The technique, known as "wavelet bootstrapping" or "wavestrapping," has applications in the geophysical sciences, bioinformatics, medical imaging, nanotechnology and other areas. It can also be useful for rapidly obtaining information from small data sets in such applications as medical diagnostics.
Wavelets are mathematical functions that have become increasingly important to researchers because of their ability to analyze data sets that are difficult to understand using traditional techniques such as Fast Fourier Transform. For instance, signals within noisy data recorded in the time domain can become more meaningful when analyzed in the wavelet domain.
Wavestrapping was pioneered by University of Washington researchers, who applied wavelet transforms to an established statistical re-sampling technique known as bootstrapping, which is used to extract additional information from single data runs. The marriage of bootstrapping and wavelets offers a new tool for the analysis of data sets that would otherwise be difficult to study because of correlation and time-dependency issues.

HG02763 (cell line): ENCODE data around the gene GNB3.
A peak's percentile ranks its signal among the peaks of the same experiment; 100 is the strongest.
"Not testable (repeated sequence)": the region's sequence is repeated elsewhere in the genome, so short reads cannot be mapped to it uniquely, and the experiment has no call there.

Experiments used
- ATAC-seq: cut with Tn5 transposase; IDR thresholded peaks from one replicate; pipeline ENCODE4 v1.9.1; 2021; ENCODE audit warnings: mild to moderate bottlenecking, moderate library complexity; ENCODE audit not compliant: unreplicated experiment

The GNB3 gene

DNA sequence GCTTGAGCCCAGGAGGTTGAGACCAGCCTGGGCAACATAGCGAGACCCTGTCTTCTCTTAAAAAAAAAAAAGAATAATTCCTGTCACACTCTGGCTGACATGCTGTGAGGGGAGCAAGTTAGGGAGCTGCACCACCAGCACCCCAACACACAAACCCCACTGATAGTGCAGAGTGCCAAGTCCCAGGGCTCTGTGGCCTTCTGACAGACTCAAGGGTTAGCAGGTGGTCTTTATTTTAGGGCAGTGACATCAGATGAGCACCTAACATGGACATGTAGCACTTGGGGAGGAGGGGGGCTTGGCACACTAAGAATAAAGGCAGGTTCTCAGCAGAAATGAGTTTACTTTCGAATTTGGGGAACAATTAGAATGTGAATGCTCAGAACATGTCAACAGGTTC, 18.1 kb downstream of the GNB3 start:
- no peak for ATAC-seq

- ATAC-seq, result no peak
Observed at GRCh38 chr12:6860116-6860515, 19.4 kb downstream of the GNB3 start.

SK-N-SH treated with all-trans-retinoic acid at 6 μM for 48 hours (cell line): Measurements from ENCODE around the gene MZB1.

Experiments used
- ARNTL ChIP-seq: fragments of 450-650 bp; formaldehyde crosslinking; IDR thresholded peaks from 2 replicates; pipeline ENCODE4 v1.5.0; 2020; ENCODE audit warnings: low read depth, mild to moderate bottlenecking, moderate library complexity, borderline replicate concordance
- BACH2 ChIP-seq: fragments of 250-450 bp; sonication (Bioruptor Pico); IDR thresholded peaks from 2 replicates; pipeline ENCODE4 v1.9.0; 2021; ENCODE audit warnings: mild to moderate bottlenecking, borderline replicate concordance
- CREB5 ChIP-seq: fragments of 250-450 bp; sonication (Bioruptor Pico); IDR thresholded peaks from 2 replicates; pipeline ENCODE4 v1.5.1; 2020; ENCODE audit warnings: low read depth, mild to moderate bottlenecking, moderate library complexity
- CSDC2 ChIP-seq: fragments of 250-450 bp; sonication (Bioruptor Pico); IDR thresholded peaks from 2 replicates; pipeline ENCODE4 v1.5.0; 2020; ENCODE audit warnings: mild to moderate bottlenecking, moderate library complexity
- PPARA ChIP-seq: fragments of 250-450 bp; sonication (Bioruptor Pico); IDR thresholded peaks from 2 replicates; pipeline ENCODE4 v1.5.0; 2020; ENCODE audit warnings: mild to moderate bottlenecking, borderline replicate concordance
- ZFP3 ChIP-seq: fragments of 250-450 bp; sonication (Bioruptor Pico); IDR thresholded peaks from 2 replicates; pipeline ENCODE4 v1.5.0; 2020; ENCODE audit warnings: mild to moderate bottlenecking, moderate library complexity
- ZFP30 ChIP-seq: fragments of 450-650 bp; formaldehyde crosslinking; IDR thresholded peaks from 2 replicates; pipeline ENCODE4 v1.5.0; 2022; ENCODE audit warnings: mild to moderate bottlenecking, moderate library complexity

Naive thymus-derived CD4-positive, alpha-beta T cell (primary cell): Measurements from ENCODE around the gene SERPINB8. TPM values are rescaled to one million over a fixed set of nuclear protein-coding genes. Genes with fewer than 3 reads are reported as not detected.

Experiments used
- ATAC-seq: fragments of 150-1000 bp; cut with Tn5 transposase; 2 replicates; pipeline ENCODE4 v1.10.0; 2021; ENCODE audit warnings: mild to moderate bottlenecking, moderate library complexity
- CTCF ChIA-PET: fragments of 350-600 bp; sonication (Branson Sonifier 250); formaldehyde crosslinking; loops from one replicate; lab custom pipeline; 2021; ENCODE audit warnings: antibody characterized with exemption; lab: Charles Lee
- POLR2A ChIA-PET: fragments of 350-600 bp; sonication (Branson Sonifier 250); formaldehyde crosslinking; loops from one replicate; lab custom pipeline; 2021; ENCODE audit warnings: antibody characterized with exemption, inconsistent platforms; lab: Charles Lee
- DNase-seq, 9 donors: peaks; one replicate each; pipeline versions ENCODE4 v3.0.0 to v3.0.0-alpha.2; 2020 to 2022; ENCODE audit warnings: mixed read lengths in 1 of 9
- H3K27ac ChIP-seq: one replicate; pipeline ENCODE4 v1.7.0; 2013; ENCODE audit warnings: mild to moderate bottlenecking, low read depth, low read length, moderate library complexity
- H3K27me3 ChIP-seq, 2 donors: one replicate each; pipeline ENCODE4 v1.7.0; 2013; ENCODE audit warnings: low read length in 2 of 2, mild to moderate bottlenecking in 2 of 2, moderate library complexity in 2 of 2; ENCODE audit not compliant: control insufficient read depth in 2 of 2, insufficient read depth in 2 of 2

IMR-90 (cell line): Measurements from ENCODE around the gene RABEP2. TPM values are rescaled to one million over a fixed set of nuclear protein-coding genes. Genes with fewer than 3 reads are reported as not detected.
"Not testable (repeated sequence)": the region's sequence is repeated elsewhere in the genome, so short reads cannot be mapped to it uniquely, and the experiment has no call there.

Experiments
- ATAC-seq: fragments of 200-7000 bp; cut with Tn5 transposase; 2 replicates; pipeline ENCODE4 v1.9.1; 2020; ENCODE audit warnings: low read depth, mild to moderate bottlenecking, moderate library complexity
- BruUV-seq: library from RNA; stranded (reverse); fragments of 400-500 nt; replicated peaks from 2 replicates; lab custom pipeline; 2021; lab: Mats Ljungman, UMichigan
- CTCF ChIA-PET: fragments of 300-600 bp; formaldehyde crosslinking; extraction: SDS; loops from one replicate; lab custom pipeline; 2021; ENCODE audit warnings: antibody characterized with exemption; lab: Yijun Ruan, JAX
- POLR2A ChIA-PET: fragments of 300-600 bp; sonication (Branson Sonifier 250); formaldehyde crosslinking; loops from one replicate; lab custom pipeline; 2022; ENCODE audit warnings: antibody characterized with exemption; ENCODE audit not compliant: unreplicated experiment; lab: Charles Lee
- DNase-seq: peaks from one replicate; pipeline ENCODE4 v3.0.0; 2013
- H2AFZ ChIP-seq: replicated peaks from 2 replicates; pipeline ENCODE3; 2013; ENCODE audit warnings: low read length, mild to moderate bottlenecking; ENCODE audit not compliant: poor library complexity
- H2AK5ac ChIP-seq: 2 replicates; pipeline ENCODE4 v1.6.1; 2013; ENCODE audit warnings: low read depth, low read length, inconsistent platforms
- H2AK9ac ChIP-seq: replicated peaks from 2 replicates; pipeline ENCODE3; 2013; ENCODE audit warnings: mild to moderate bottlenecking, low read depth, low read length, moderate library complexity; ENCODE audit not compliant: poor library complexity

"The new thing here is re-sampling, but not in the time domain, which would be nearly impossible because of the strong dependence of data or correlation of data," said Brani Vidakovic, associate professor at the Georgia Institute of Technology's School of Industrial and Systems Engineering. "By transferring the data to the wavelet domain, applying re-sampling methods and then returning the re-sampled data as variants in the time domain, you can then proceed as if you had a data ensemble rather than a single run."
Vidakovic will discuss his research on validating wavelet bootstrapping strategies and assessing their variability bounds at the annual meeting
Contact: John Toon
Georgia Institute of Technology Research News